State requires technology training or testing for recertification, or requires participation in technology-related professional development for teachers: Ibid. States receiving a check in this column require teachers to receive training in the use of technology before they can be recertified, provide or require districts to provide mandatory technology-related professional development, or require teachers to demonstrate competence in the use of technology before they can be recertified. States that require districts to offer optional technology-related professional development do not receive credit.

State requires technology training or testing for recertification, or requires participation in technology-related professional development for administrators: Ibid. States receiving a check in this column require administrators to receive training in the use of technology before they can be recertified, provide or require districts to provide mandatory technology-related professional development, or require administrators to demonstrate competence in the use of technology before they can be recertified. States that require districts to offer optional technology-related professional development do not receive credit.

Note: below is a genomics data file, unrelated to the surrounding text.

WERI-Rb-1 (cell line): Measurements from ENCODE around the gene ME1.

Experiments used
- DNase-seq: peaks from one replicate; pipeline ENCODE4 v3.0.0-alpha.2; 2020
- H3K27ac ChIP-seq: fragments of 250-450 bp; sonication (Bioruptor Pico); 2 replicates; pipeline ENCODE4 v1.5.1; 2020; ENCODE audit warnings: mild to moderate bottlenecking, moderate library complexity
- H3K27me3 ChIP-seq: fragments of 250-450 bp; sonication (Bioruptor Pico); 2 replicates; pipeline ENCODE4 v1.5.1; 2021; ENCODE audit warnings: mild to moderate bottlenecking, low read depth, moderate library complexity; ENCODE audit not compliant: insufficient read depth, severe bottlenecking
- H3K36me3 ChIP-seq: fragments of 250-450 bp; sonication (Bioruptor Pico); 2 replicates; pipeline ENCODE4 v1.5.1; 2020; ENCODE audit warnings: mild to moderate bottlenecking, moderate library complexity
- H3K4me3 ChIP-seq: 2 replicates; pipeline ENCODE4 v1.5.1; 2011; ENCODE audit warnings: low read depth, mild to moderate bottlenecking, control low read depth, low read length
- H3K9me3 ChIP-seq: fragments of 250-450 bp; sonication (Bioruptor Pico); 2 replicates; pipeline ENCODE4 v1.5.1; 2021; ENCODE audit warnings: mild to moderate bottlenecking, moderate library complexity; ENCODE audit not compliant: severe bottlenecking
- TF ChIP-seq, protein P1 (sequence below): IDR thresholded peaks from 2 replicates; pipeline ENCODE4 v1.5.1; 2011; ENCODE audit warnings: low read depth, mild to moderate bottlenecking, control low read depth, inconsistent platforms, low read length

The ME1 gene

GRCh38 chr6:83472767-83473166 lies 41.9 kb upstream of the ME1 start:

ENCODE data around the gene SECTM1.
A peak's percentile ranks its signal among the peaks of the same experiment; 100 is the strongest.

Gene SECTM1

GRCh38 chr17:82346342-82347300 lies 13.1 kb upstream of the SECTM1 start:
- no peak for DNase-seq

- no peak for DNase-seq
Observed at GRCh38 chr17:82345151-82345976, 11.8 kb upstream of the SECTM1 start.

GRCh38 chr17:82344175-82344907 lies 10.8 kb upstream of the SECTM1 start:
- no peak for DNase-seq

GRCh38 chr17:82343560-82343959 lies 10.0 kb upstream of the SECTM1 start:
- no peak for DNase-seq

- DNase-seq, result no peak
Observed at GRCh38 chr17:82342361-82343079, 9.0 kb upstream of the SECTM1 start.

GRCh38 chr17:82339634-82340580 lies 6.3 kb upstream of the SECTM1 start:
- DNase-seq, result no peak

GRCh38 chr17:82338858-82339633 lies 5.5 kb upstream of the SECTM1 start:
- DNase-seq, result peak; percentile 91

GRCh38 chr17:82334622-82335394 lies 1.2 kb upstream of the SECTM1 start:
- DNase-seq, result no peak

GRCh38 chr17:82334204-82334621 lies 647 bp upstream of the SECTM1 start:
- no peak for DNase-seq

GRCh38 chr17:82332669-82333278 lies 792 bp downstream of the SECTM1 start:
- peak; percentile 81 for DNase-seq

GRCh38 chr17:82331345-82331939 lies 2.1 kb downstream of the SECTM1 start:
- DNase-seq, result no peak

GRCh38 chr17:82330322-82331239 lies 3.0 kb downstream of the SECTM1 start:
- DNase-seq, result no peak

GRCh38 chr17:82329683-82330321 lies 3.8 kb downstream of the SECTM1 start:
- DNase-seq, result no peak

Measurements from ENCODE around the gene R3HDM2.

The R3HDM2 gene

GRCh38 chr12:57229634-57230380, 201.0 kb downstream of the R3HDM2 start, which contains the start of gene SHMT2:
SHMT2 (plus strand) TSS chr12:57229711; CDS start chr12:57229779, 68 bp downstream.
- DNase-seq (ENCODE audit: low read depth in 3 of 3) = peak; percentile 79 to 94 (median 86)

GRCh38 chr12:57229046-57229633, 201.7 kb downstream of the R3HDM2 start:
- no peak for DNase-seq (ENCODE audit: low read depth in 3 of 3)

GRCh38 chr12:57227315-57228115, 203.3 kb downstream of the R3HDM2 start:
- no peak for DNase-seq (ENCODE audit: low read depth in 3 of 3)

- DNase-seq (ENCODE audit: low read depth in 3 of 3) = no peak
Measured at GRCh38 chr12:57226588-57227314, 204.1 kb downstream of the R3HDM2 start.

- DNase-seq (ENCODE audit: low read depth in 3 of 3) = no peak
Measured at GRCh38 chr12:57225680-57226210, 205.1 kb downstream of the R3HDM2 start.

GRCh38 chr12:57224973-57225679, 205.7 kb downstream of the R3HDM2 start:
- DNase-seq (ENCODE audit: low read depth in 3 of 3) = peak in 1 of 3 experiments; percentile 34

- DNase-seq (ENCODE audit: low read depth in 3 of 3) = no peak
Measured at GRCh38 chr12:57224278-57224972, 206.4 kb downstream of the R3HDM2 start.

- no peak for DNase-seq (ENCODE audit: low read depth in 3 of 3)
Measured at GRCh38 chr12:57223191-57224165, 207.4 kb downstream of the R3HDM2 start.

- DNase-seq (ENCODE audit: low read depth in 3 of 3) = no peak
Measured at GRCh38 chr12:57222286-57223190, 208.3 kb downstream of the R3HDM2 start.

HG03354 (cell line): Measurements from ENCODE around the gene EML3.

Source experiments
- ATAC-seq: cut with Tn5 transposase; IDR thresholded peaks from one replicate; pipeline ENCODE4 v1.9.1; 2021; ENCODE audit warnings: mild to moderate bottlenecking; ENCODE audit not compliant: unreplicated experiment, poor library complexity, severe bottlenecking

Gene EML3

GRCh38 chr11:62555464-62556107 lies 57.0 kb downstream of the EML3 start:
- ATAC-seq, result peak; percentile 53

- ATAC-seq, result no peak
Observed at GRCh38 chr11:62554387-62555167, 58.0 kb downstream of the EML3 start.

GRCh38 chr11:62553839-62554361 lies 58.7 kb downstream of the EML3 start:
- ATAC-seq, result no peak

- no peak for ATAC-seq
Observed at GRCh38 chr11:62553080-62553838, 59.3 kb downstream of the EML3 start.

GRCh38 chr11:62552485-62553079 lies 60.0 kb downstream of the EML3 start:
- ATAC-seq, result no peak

CHARTS AND GRAPHS

Internet Access in Schools, Page 8; Delivering Data Online, Page 40; Online Course Offerings, Page 42:

“Internet Access in U.S. Public Schools and Classrooms: 1994-2005,” John Wells and Laurie Lewis, National Center for Education Statistics, U.S. Department of Education, 2006.

Digital Divide, Page 14; Computers at Home and School, Page 44: “Computer and Internet Use by Students in 2003,” Matthew DeBell and Chris Chapman, National Center for Education Statistics, U.S. Department of Education, 2006.

Online Exposure, Page 27: “Online Victimization of Youth: Five Years Later,” Janis Wolak, Kimberly Mitchell, and David Finkelhor, University of New Hampshire’s Crimes Against Children Research Center, with funding from a federal grant to the National Center for Missing & Exploited Children, Alexandria, Va., 2006.